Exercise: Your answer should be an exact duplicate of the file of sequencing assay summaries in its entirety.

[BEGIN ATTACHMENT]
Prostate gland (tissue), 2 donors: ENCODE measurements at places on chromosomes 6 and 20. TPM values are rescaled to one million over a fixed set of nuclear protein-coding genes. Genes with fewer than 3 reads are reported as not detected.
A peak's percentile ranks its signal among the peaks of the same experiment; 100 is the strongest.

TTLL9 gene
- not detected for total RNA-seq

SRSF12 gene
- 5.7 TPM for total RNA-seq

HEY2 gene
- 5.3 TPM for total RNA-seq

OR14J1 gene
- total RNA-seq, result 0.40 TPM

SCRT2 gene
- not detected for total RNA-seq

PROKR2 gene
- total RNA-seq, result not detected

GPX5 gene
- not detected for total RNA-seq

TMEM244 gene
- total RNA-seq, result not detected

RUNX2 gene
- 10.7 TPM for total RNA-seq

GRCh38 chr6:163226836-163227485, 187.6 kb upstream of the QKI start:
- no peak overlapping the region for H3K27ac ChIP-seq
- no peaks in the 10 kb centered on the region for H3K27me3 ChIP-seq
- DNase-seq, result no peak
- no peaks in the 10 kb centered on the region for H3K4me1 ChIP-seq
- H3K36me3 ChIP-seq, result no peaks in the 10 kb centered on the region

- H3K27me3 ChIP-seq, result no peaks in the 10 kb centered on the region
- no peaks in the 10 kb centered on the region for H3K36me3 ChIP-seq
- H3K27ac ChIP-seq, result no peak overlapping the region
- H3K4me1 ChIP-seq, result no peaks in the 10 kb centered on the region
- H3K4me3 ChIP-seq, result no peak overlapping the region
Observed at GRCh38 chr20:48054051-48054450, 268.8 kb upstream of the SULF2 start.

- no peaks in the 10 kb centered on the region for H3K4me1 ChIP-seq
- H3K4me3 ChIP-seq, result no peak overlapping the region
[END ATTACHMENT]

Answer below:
Prostate gland (tissue), 2 donors: ENCODE measurements at places on chromosomes 6 and 20. TPM values are rescaled to one million over a fixed set of nuclear protein-coding genes. Genes with fewer than 3 reads are reported as not detected.
A peak's percentile ranks its signal among the peaks of the same experiment; 100 is the strongest.

TTLL9 gene
- not detected for total RNA-seq

SRSF12 gene
- 5.7 TPM for total RNA-seq

HEY2 gene
- 5.3 TPM for total RNA-seq

OR14J1 gene
- total RNA-seq, result 0.40 TPM

SCRT2 gene
- not detected for total RNA-seq

PROKR2 gene
- total RNA-seq, result not detected

GPX5 gene
- not detected for total RNA-seq

TMEM244 gene
- total RNA-seq, result not detected

RUNX2 gene
- 10.7 TPM for total RNA-seq

GRCh38 chr6:163226836-163227485, 187.6 kb upstream of the QKI start:
- no peak overlapping the region for H3K27ac ChIP-seq
- no peaks in the 10 kb centered on the region for H3K27me3 ChIP-seq
- DNase-seq, result no peak
- no peaks in the 10 kb centered on the region for H3K4me1 ChIP-seq
- H3K36me3 ChIP-seq, result no peaks in the 10 kb centered on the region

- H3K27me3 ChIP-seq, result no peaks in the 10 kb centered on the region
- no peaks in the 10 kb centered on the region for H3K36me3 ChIP-seq
- H3K27ac ChIP-seq, result no peak overlapping the region
- H3K4me1 ChIP-seq, result no peaks in the 10 kb centered on the region
- H3K4me3 ChIP-seq, result no peak overlapping the region
Observed at GRCh38 chr20:48054051-48054450, 268.8 kb upstream of the SULF2 start.

- no peaks in the 10 kb centered on the region for H3K4me1 ChIP-seq
- H3K4me3 ChIP-seq, result no peak overlapping the region